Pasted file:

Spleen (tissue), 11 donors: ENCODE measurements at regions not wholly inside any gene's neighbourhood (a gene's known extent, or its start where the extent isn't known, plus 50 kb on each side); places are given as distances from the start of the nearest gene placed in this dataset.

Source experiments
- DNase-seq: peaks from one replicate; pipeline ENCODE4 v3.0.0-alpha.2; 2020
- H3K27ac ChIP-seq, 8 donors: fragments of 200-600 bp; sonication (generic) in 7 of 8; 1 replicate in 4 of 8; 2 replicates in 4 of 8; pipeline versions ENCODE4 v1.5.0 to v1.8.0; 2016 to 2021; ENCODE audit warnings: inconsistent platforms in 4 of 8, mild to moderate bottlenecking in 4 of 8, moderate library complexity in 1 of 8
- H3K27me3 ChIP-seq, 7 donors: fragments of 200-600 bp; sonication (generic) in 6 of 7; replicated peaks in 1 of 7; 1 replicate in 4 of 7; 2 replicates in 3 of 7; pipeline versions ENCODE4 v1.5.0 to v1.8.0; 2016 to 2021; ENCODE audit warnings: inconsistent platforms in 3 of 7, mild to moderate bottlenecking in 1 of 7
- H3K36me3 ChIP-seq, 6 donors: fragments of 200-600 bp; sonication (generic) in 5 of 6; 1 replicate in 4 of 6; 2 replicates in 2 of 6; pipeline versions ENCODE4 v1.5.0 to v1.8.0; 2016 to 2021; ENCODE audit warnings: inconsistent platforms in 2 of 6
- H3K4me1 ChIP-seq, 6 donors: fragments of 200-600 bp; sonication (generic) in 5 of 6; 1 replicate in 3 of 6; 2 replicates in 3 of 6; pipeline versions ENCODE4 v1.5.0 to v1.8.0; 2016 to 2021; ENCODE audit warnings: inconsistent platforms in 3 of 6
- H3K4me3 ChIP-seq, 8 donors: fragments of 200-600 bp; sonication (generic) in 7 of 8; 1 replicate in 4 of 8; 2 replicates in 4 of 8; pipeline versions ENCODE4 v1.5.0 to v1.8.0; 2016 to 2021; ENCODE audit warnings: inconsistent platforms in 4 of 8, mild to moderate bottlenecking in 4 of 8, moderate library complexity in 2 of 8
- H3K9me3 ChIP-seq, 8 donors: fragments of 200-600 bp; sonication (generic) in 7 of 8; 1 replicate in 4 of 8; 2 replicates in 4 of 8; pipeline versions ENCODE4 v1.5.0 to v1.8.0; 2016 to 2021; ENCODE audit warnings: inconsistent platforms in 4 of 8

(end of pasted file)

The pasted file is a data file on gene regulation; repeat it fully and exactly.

Spleen (tissue), 11 donors: ENCODE measurements at regions not wholly inside any gene's neighbourhood (a gene's known extent, or its start where the extent isn't known, plus 50 kb on each side); places are given as distances from the start of the nearest gene placed in this dataset.

Source experiments
- DNase-seq: peaks from one replicate; pipeline ENCODE4 v3.0.0-alpha.2; 2020
- H3K27ac ChIP-seq, 8 donors: fragments of 200-600 bp; sonication (generic) in 7 of 8; 1 replicate in 4 of 8; 2 replicates in 4 of 8; pipeline versions ENCODE4 v1.5.0 to v1.8.0; 2016 to 2021; ENCODE audit warnings: inconsistent platforms in 4 of 8, mild to moderate bottlenecking in 4 of 8, moderate library complexity in 1 of 8
- H3K27me3 ChIP-seq, 7 donors: fragments of 200-600 bp; sonication (generic) in 6 of 7; replicated peaks in 1 of 7; 1 replicate in 4 of 7; 2 replicates in 3 of 7; pipeline versions ENCODE4 v1.5.0 to v1.8.0; 2016 to 2021; ENCODE audit warnings: inconsistent platforms in 3 of 7, mild to moderate bottlenecking in 1 of 7
- H3K36me3 ChIP-seq, 6 donors: fragments of 200-600 bp; sonication (generic) in 5 of 6; 1 replicate in 4 of 6; 2 replicates in 2 of 6; pipeline versions ENCODE4 v1.5.0 to v1.8.0; 2016 to 2021; ENCODE audit warnings: inconsistent platforms in 2 of 6
- H3K4me1 ChIP-seq, 6 donors: fragments of 200-600 bp; sonication (generic) in 5 of 6; 1 replicate in 3 of 6; 2 replicates in 3 of 6; pipeline versions ENCODE4 v1.5.0 to v1.8.0; 2016 to 2021; ENCODE audit warnings: inconsistent platforms in 3 of 6
- H3K4me3 ChIP-seq, 8 donors: fragments of 200-600 bp; sonication (generic) in 7 of 8; 1 replicate in 4 of 8; 2 replicates in 4 of 8; pipeline versions ENCODE4 v1.5.0 to v1.8.0; 2016 to 2021; ENCODE audit warnings: inconsistent platforms in 4 of 8, mild to moderate bottlenecking in 4 of 8, moderate library complexity in 2 of 8
- H3K9me3 ChIP-seq, 8 donors: fragments of 200-600 bp; sonication (generic) in 7 of 8; 1 replicate in 4 of 8; 2 replicates in 4 of 8; pipeline versions ENCODE4 v1.5.0 to v1.8.0; 2016 to 2021; ENCODE audit warnings: inconsistent platforms in 4 of 8